Goaltending – The Saint went with the Triple Threat for most of the first half, in order, but in the last three games, freshman Derek Gustafson received two straight starts, against Clarkson and New Hampshire, leading some to believe that Gustafson will win that number on position.
Gustafson has a .951 save percentage and a 1.58 GAA. The best of the three, but the other two don’t fall far behind. Jeremy Symington has a .921 save percentage and a 2.40 GAA while Sean Coakley has a .930 save percentage and a 2.25 GAA.
What’s Ahead? — A big series at Wisconsin looms for St. Lawrence. That will be one that folks look forward too. Also looming is the start of the ECAC television package at Appleton when the Saints host Clarkson on January 21.
Overall — The Saints are getting it done with defense. But the defense can only do so much. The Saints need to get the offense going and put goals on the board. The Saints look like a team that could be NCAA-bound, but a lot of that will depend on who steps to the scoring plate.
Princeton (5-6-3, 3-2-3 ECAC, T-4th) Aside from Yale, and on the other end of the spectrum Clarkson, Princeton has to be the surprise team of the first half. Here is a team that lost arguably the best senior class to ever play for the orange and black, and that was relying on a bunch of sophomore and freshman lines to lead the way this season.
Even the head coach didn’t know what to expect, although it couldn’t have been very much. So far, however, the Tigers are having the last laugh. From the scraps of the 1998-99 team, they have managed to carve out a potential contender, only one point out of second place in the standings. Not only did they manage to capture at least one point in each league series, the Tigers pulled off an impressive sweep of Cornell and Colgate at the beginning of the month. A string of four straight nonconference contests has also given this team time to get used to its new look and prepare itself for the all-important second half of the season.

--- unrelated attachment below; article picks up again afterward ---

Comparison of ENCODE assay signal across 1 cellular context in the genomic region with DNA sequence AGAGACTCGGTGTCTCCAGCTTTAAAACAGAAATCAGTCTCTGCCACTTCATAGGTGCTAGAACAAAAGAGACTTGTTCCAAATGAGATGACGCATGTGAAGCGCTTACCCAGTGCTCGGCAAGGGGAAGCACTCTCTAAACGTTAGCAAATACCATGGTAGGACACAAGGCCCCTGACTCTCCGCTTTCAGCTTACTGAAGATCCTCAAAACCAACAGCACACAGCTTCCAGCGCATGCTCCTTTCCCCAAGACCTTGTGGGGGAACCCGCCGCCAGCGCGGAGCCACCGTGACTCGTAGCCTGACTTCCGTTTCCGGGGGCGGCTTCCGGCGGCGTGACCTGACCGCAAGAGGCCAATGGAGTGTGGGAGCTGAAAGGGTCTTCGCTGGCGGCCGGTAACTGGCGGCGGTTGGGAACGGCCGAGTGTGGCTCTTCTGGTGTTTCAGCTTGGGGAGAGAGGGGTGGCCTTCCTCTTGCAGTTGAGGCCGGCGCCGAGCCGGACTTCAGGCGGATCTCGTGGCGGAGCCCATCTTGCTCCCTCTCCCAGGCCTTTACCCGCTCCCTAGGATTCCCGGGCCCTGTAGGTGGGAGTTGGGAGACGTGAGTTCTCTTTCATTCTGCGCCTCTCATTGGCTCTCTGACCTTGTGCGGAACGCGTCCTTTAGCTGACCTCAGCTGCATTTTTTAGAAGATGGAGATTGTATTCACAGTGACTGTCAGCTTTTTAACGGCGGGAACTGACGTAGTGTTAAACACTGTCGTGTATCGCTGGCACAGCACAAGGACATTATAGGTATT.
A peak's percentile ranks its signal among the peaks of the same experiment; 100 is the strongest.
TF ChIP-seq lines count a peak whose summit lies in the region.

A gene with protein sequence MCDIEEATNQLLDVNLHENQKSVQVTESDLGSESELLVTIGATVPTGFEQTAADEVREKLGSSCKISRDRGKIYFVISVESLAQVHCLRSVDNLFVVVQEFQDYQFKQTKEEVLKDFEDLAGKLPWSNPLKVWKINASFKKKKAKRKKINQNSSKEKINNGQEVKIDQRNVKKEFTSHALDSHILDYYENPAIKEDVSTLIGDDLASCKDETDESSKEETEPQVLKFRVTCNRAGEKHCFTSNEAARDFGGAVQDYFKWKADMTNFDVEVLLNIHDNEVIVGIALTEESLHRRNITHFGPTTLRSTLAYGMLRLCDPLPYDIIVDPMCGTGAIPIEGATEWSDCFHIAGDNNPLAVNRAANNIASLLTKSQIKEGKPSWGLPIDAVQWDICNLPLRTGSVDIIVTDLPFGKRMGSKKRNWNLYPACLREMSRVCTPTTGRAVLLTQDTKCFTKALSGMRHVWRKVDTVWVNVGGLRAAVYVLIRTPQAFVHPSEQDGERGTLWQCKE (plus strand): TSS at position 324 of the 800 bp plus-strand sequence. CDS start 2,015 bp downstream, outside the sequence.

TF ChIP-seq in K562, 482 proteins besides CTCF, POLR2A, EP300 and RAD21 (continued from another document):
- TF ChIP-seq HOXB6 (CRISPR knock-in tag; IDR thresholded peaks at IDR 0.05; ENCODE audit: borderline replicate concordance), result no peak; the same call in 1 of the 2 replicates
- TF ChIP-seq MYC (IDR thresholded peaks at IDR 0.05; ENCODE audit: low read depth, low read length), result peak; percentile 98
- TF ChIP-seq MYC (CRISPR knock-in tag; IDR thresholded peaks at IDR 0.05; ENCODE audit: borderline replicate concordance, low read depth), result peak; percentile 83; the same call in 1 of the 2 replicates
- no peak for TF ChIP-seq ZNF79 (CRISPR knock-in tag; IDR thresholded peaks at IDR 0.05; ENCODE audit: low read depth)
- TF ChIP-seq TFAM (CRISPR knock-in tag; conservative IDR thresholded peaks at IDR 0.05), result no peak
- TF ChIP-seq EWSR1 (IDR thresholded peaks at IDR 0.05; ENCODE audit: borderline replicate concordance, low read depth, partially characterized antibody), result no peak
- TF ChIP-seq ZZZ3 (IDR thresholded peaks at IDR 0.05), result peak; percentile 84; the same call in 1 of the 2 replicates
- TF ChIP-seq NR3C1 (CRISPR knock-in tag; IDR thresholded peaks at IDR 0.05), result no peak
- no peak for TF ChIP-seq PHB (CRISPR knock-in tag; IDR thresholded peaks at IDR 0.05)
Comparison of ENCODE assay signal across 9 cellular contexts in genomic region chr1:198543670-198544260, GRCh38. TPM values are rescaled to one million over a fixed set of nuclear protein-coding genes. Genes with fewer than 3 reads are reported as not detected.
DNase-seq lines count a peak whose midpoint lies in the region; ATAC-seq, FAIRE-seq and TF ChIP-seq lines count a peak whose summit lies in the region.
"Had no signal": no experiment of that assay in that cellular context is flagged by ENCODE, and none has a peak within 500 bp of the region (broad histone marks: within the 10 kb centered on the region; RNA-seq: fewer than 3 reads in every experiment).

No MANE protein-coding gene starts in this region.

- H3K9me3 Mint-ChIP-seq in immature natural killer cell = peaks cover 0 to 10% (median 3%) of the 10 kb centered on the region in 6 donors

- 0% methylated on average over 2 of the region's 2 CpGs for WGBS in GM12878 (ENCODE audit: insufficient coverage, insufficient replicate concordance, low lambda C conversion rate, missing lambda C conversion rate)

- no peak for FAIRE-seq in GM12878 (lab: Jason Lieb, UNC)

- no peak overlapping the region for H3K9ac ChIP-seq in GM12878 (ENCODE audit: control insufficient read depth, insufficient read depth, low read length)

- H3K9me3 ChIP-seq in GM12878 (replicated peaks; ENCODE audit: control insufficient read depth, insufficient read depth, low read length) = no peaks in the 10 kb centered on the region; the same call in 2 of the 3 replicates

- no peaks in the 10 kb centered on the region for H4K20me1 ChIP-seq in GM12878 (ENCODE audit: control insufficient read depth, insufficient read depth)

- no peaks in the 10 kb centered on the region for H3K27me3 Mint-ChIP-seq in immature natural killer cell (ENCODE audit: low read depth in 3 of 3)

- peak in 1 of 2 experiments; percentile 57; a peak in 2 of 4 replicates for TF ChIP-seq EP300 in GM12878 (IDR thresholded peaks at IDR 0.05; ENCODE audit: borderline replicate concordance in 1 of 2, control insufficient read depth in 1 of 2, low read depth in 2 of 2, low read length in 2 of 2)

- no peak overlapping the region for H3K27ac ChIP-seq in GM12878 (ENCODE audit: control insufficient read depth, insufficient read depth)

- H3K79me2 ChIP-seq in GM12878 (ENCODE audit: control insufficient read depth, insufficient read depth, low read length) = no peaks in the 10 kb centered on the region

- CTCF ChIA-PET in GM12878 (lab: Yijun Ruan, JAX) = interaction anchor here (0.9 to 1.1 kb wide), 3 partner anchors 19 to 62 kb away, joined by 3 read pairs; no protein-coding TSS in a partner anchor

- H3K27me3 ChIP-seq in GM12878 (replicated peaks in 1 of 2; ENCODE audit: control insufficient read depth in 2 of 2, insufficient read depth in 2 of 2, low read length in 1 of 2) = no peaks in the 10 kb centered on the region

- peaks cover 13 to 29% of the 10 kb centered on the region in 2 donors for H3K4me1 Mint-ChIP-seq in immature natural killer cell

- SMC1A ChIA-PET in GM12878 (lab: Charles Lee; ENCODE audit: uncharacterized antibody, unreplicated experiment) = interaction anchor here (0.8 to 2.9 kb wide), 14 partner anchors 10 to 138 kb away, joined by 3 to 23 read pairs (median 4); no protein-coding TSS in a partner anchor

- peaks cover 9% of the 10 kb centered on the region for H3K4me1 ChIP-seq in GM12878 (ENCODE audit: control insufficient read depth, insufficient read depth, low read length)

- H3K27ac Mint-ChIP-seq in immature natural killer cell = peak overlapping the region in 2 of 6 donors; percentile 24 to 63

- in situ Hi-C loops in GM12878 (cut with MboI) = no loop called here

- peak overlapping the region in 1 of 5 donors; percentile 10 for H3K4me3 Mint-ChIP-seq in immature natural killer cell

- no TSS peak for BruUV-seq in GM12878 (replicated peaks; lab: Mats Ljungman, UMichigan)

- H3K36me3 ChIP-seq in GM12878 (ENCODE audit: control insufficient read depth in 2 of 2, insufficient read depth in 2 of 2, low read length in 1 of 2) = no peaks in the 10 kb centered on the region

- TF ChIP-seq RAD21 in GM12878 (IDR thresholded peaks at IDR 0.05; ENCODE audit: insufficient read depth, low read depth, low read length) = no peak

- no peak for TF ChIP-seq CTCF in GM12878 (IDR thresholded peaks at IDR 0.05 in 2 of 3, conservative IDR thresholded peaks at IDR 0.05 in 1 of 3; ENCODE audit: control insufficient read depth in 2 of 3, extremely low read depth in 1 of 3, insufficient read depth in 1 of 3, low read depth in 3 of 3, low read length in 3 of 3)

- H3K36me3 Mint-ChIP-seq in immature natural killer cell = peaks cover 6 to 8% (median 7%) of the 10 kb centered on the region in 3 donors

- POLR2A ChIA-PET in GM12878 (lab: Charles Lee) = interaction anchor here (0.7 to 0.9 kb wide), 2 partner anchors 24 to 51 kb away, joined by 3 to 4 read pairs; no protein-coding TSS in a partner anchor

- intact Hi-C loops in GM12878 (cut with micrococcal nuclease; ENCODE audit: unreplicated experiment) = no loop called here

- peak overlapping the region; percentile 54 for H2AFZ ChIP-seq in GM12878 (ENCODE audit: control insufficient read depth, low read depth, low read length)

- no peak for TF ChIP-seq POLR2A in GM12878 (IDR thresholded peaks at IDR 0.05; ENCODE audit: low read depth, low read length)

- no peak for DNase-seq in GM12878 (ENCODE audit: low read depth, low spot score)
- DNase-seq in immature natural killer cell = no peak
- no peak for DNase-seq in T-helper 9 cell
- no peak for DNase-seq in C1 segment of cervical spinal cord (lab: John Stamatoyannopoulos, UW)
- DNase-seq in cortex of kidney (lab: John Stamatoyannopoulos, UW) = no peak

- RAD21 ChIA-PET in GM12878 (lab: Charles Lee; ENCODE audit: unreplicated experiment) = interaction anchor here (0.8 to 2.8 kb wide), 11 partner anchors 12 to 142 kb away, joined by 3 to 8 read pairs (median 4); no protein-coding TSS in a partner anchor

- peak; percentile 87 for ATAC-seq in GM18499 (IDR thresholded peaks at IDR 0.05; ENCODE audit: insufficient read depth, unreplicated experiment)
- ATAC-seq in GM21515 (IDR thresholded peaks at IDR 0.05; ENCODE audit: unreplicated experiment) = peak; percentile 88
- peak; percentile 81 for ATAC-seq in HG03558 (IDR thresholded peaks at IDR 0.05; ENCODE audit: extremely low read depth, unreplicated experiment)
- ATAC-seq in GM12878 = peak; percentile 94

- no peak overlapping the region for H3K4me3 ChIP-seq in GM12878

Offense — Stepping up has been the name of the game for the Tigers, starting at the top with junior forward Chris Corrinet. After 14 games, Corrinet leads the team in scoring (7-8–15), including five power-play goals. Corrinet’s 15-point offensive output is even more impressive if you consider that he finished the 1998-99 season with only 16 points.
Kirk Lamb (2-12–14) and Benoit Morin (3-11–14) have also shouldered their part of the offensive burden this season, but contributions by the likes of Shane Campbell (4-6-10) and Brad Parsons (5-5–10) have been key. Parsons has especially asserted himself on the ice this season, skating with noticeable confidence and poise.
Defense – What was supposed to be an Achilles’ heel, hasn’t proven that bad … so far. David Schneider (3-8–11) has helped assuage the loss of high-scoring Steve Shirreffs, while Darren Yopyk (4-4–8) and Dave Bennett (2-4–6) have helped control and patrol the blueline.
This isn’t to say that there hasn’t been many a scary moment back there, because there have, as evidenced by the Bemidji State sweep, the six goals given up to Vermont, the five to Dartmouth …
Goaltending — … but stability in net will surely help the blueliners out a bit down the stretch. What has been a notoriously rocky position for the Tigers continued down the same path at the start of the season. The dizzying rotation of Craig Bradley and Dave Stathos seemed never-ending until recently.
Bradley recently hasn’t dressed while freshman Nate Nomeland has, and started his first career game. Stathos has strung together some solid performances and his numbers (2.63 goals-against average, .920 save percentage) aren’t bad at all. His record of 4-3-0 is perhaps the reason why Princeton may have found a go-to guy in net come the second half of the season.